Hewitson is immediately sympathetic. He is a man who is known for his sharp intellect, ability to squeeze out earnings from vessels as they criss-cross the oceans and for being a collaborator. His passion for maritime life – “I love being in, on or next to the sea,” he says – has guided him through a more than two-decade career in commercial shipping, on the trading floors of bp to Morgan Stanley and Castleton Commodities International.
He is wearing a white shirt, dark blue blazer and light trousers, striking a balance between the business and casual look. He comes across as collected and has the welcome habit of pausing for a few seconds of thought before answering a question.
It is Hewitson’s third working day as Head of Chartering and Freight Solutions at Maersk Tankers, a position he accepted after a call which, he admits, gave him “butterflies in the stomach”. He has long known the company, “since the first day I walked on to the bp trading floor 22 years ago”.
We make our way through the top floor of Maersk Tankers’ Copenhagen headquarters, passing models of ships, a table tennis table with young people playing to win, and modern office spaces and meeting rooms, before we sit down to talk.
We return to his passion for the sea, which, he tells me, has its roots in centuries old maritime life, when every voyage was an adventure into the unknown.
The unknown remains a big part of maritime life – vessels are loaded with cargo before setting out for a destination that is either unknown or can change on the customers’ demand. He explains: “There is so much optionality embedded within a ship when it is at sea and that, to me, is fascinating.”
Hewitson adds that optionality also comes with tanker shipping being a global industry that has to react to natural disasters or geopolitical storms such as the Russia-Ukraine war, which has led to a worldwide energy crisis. Regardless of disruption, vessels still have to get energy products to their destinations to fuel the world’s need for energy.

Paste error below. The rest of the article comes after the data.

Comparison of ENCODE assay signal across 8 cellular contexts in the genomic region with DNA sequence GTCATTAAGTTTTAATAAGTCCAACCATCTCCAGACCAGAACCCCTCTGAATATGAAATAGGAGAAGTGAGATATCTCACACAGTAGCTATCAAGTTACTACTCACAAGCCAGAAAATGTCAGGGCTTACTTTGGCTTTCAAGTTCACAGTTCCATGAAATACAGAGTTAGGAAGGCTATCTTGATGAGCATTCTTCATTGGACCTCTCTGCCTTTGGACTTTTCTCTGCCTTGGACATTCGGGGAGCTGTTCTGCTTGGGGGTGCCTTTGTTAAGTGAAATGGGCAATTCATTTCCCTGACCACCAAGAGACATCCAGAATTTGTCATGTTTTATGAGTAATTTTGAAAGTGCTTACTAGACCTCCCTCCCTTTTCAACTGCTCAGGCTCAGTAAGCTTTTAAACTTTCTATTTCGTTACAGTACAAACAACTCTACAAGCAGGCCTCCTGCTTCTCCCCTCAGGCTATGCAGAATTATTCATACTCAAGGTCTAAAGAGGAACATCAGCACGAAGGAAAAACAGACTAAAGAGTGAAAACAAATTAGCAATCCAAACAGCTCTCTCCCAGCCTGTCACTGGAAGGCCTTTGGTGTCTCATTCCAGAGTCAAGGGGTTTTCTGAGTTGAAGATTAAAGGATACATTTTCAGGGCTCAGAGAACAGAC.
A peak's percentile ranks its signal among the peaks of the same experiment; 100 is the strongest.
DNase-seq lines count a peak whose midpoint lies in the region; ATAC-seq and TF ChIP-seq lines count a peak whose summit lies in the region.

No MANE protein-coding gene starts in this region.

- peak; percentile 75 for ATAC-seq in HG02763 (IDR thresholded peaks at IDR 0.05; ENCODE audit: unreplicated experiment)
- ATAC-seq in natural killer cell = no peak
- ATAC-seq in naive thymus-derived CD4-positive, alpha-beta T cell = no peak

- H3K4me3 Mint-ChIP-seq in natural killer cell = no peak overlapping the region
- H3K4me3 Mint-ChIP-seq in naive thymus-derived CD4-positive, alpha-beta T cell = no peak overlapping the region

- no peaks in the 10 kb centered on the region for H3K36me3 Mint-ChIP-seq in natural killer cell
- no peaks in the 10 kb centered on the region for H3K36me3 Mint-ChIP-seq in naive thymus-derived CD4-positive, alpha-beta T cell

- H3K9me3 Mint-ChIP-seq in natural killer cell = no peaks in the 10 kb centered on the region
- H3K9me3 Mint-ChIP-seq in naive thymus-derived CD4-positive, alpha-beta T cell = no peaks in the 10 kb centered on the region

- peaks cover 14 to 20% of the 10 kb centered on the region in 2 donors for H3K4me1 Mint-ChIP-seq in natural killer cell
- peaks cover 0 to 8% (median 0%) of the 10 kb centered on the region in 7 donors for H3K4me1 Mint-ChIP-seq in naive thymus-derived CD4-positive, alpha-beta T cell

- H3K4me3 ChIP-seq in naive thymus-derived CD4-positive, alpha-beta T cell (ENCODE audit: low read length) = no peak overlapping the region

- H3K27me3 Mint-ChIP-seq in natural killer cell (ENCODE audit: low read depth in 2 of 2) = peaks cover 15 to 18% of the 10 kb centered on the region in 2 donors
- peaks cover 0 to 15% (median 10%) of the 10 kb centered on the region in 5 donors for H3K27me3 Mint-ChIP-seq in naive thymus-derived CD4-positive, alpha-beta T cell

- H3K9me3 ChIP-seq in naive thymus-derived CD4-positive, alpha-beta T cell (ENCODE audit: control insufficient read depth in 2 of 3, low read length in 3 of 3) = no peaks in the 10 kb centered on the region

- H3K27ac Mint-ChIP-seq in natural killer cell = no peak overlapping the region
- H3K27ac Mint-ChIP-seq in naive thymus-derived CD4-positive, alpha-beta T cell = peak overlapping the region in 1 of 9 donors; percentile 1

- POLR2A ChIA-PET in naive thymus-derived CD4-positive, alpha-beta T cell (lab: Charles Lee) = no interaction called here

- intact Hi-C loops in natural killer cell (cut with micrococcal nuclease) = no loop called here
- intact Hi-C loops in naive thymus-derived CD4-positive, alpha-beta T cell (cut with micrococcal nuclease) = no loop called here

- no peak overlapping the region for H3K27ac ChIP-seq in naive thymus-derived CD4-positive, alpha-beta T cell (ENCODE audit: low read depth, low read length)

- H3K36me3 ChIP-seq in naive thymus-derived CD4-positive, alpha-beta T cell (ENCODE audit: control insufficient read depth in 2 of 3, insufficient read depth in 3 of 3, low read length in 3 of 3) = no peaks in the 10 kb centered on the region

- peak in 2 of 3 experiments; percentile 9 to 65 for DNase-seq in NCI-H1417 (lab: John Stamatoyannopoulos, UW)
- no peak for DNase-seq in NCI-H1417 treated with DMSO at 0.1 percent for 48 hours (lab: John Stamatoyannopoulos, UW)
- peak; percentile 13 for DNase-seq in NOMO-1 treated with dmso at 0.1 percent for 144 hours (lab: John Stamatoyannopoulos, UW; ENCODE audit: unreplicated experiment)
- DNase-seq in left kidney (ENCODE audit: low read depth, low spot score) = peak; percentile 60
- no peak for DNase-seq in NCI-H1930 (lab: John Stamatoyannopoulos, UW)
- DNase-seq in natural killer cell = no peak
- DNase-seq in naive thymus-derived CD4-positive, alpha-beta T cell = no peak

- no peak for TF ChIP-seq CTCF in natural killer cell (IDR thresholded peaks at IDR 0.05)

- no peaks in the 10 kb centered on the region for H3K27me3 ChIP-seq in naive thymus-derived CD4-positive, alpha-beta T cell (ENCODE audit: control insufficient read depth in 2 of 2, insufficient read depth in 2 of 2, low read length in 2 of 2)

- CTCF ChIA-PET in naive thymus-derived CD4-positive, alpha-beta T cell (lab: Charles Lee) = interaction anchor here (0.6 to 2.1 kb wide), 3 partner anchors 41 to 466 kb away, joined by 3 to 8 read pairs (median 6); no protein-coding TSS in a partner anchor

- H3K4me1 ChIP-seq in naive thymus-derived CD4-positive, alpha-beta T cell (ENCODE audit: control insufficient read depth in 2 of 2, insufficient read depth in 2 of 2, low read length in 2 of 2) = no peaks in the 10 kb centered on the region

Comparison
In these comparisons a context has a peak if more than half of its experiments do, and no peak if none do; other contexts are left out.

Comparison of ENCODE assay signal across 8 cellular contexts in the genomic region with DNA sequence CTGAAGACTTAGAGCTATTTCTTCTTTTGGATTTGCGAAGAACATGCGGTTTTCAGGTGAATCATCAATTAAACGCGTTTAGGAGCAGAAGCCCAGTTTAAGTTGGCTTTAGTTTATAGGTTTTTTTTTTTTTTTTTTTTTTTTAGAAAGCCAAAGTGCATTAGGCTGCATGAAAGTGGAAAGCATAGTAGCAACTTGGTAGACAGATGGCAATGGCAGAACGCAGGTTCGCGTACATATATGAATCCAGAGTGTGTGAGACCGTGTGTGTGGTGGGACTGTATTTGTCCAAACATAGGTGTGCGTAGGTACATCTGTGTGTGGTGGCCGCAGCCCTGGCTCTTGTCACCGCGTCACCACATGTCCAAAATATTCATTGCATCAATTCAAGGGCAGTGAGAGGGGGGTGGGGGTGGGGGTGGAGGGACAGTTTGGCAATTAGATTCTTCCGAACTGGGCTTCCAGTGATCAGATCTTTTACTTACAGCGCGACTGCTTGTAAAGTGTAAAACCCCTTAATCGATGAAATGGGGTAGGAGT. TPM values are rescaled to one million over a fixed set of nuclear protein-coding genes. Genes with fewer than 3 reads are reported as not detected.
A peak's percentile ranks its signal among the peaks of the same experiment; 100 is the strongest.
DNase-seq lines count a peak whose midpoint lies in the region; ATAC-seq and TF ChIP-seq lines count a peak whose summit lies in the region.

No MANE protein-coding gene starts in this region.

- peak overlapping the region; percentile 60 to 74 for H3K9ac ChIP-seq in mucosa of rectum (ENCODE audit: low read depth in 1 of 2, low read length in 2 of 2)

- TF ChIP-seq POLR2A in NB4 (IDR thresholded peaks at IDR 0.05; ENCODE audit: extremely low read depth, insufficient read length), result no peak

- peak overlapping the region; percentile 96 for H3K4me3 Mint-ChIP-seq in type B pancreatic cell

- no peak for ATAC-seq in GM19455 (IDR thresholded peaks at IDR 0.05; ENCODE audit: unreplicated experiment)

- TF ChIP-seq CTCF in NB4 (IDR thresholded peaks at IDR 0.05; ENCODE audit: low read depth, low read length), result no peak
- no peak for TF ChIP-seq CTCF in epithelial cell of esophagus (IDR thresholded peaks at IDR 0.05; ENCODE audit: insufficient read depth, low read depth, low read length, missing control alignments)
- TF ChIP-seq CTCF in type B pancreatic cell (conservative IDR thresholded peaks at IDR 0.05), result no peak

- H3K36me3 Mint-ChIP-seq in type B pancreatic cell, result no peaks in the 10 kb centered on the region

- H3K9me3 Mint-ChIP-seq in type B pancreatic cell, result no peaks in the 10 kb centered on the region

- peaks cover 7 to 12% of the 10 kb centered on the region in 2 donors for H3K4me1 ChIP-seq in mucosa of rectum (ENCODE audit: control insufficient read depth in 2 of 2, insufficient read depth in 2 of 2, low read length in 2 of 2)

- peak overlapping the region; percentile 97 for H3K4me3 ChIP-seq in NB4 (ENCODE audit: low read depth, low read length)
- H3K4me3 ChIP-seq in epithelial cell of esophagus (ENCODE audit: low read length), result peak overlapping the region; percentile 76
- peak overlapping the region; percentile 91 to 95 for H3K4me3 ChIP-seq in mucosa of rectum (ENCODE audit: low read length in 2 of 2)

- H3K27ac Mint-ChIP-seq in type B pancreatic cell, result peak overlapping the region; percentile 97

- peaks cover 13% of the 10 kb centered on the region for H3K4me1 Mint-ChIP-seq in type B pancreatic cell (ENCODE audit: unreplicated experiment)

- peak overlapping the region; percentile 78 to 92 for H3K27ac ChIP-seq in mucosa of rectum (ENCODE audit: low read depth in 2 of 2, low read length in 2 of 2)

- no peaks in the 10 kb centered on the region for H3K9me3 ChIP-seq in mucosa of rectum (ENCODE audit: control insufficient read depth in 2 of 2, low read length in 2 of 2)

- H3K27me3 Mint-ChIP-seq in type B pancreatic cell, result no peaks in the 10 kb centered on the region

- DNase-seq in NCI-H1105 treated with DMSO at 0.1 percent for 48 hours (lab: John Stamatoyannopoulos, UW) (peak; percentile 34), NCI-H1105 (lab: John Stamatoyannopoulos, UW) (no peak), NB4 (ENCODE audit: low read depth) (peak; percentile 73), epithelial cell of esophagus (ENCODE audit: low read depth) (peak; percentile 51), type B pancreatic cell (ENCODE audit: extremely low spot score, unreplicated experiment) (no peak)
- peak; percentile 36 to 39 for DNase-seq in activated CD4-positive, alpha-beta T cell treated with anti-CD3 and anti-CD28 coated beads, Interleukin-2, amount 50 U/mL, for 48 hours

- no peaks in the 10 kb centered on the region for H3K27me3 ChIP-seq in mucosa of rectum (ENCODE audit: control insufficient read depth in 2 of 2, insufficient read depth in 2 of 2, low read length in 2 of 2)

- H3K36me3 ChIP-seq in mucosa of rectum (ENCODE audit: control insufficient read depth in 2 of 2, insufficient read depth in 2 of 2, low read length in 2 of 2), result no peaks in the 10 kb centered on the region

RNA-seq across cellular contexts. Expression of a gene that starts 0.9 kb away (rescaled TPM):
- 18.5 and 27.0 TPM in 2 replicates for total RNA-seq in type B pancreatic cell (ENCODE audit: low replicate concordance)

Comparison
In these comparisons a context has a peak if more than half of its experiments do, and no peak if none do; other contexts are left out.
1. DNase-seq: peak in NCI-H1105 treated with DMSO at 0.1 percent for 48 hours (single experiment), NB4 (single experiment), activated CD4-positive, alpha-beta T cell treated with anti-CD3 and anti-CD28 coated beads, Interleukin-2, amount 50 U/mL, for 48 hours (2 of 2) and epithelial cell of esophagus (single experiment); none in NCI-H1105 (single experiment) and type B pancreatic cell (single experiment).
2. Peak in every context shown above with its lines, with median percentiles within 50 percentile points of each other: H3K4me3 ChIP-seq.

His priority at Maersk Tankers will be to strengthen the company’s commercial and freight solutions performance. Indeed, he notes, he and his teams of 40 will be judged on the financial returns they deliver to shipowners. Hewitson knows that this will involve “a lot of hard work” and require a collaborative approach where, experience tells him, “It has to be more about evolution, not revolution.”
He grew up in a small fishing village on the Isle of Man, an island in the Irish Sea between Great Britain and Ireland. He remembers it as a safe place with plenty of opportunities to live an outdoor life.
His dad was an entrepreneur who had his own building company; his mum ran the accounting side of the business. His brother went into the family business, and it seemed natural that Tom would follow. But he took a different path, attracted by the idea of “designing things that float and at a massive scale”, and studied Naval Architecture and Shipbuilding at Newcastle University.
Hewitson has enjoyed a long marriage and describes his wife, who is a climate change officer in local government, as “strong minded” as himself. It is a family with a shared love of the sea: Tom and his wife sail competitively, and their two daughters are keen surfers and sailors.
He describes himself as a “true family man”, a role he is constantly seeking to balance with the non-stop demands of shipping’s trading desks, where people are constantly on the phone, navigating real-time data on vessels’ positions, while calculating prices and earnings for voyages.
Inevitably, the interview turns to decarbonisation – the number one topic in shipping today. The world’s demand for energy, for some time to come, will have to be met by a mix of fossil fuels and alternative energy sources, and “we need ships to transport it”. But, says Hewitson, “We live in a world that has to decarbonise and oil’s place in that world will change.”
Next-generation shipping, he continues, will require a “blend of technical and commercial expertise to come up with solutions”. He emphasises the need for physical changes to vessels, such as propeller and hull optimisation, as well as deploying the fleet more efficiently. And, he adds, the demand will “come sooner than expected because of new regulations”.
As the interview is coming to an end, Hewitson tells me he is eagerly waiting to open a new chapter in his career. He has left me in little doubt that he is ready. As an all or nothing man, “I don’t do things half-heartedly. I am in or out,” he says, breaking into a smile.